I’ve made it my business to stay on the second cut of the political fairway in 2017 to keep my sanity. I have smart, passionate friends who would love nothing more than to hear my thoughts on Trumpito’s reign at the top, but all I got is my drink and my two step.

When it comes down to it we’re all arguing at the top of our lungs for whichever side we ride for. The only way we’ll affect real change is to first acknowledge the counterclaim, and second: get involved and stay involved working hand and hand with local legislators to draft and pass laws that have nothing but the best interests of the city residents in mind. I haven’t seen that happen quite yet, and yes, in that regard I am part of the problem.

As much as I admittedly enjoy burying my head in the sand the second politics becomes the active topic, there was no way I could ignore an article that came my way today. Apparently the “Alt-Right” is alive and well in the Capital City of New York. I moved here when I was 19, and I’ve always viewed my city as progressively liberal, generally aligned with the democratic ideals of the left.  “Alt Right” formations might not be alarming on nationwide scale, but it certainly caught me off guard in context to the 518.

If you’re scoring at home, the “Alt-Right” ideology was introduced in 2008 by Paul Gottfried during a speech in which he highlighted a new conservative, one who no longer identified with the current conservative (Republican) movement. According to The New Yorker, Gottfried never used the term “Alt-Right”, his remarks were later reported by a website under the headline, “The Decline and Rise of The Alternative Right.” And just like that, a new breed of right-brain extremists were born.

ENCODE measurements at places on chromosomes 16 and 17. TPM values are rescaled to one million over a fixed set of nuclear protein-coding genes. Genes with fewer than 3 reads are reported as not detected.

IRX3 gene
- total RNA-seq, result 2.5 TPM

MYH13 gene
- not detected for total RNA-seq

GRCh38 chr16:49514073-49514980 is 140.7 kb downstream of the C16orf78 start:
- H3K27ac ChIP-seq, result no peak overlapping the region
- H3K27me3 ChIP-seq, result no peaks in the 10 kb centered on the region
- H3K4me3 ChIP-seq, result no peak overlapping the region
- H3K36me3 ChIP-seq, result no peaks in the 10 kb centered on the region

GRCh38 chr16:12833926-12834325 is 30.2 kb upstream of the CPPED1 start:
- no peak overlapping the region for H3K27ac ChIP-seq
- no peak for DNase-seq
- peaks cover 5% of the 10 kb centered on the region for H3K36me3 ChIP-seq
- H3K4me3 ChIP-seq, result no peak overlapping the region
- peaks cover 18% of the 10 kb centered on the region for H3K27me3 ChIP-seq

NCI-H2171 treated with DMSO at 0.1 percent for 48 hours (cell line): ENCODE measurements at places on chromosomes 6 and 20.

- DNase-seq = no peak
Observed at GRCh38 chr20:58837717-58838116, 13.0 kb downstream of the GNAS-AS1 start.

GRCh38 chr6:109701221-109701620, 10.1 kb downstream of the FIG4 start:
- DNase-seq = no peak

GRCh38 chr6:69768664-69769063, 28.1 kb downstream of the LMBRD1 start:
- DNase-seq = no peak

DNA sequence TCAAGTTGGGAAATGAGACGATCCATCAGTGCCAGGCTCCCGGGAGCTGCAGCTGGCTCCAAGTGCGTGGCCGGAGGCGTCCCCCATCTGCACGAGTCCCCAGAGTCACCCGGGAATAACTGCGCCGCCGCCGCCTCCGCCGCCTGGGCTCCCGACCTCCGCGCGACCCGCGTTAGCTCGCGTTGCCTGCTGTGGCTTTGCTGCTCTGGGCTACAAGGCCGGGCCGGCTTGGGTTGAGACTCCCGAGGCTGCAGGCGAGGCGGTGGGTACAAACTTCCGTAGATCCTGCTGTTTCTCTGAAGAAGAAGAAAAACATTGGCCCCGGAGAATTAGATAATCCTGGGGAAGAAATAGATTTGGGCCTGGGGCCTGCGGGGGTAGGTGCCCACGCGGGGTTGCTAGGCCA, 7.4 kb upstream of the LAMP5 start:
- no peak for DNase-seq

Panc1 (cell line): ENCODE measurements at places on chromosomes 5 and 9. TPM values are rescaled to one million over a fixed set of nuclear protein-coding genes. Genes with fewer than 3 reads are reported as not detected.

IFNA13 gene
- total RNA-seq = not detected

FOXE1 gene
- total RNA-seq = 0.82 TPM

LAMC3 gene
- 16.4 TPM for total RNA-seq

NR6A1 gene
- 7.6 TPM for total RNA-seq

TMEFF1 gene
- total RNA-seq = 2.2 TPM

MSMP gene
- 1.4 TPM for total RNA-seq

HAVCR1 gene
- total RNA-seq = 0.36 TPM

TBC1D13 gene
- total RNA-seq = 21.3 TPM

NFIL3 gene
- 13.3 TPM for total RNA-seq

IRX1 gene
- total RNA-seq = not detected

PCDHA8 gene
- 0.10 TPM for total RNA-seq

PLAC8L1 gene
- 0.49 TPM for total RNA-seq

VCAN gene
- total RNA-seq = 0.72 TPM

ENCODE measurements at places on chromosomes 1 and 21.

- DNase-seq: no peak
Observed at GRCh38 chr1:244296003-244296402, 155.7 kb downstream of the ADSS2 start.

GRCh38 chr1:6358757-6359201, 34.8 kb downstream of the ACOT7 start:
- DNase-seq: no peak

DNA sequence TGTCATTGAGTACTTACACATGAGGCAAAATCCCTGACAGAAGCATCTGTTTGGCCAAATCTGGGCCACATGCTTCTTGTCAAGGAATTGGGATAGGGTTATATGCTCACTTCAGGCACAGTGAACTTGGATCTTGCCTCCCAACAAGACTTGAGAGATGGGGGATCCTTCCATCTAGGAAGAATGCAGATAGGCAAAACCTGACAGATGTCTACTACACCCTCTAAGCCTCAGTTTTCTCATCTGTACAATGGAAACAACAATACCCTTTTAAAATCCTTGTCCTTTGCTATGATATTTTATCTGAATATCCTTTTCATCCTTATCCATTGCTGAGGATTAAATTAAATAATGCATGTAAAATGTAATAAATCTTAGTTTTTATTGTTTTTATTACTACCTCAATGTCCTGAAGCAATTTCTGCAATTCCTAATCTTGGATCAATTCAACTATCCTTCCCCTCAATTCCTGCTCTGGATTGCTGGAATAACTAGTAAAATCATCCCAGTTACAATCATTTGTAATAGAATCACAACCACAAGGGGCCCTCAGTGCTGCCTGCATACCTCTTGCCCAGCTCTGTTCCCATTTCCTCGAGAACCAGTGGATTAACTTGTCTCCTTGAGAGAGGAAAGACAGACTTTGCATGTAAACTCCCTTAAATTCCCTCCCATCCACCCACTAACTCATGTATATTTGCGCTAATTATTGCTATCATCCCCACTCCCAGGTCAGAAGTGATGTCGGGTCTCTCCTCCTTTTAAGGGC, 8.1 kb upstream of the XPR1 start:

So what the fuck does “Alt-Right” mean? If you don’t subscribe to The Neon Tangerine’s insane tweeting, or the Vice Prez’s theory that you can “pray the gay away”, but you lean a bit towards the conservative side, are you “Alt-Right? The term itself is evolving as quickly as our system seems to be diluting itself.

While many would argue the “Alt-Right” is a clever way to subscribe to the “Make America Great Again” mentality of a country tired of slick talking politicians, others would claim the “Alt-Right” is actually blatant promotion of white separatism while simultaneously backing homophobia, Islamophobia, anti-feminism, discrediting media sources, and flat out social and political bullying tactics (which have been documented, complied, memed, and shared at an alarming rate online).

From all this political jargon emerged new phrasing like “Alt-Light” and “New Right”; youth-led movements which aim to distance themselves from both the Republican political thinking and white nationalism, and instead looked to strengthen “Western values.” Either way, these “alt” movements feel angry, isolated, and motivated by extreme judgement and hate.

This divided thinking leads to the organization of like-minded ladies and gents, which brings me to the Proud Boys, a group who are allegedly finding footing in my home, Albany, NY.

The Proud Boys surfaced sometime in 2016, and stand behind the theories found in The Death Of The West, a 2001 book by Pat Buchanan. These confused little boys (and girls) believe in a “pro-Western” society; they’re a frat of pale-skinned cowards who refuse to apologize for the triumphs (and tragedies) forged by the white man over the course of the last 200 years. They also don’t cop to their clear-cut “pro white nationalism” stance, but instead claim they’re supporters of the men who shaped the modern world. I couldn’t make this shit up if I tried.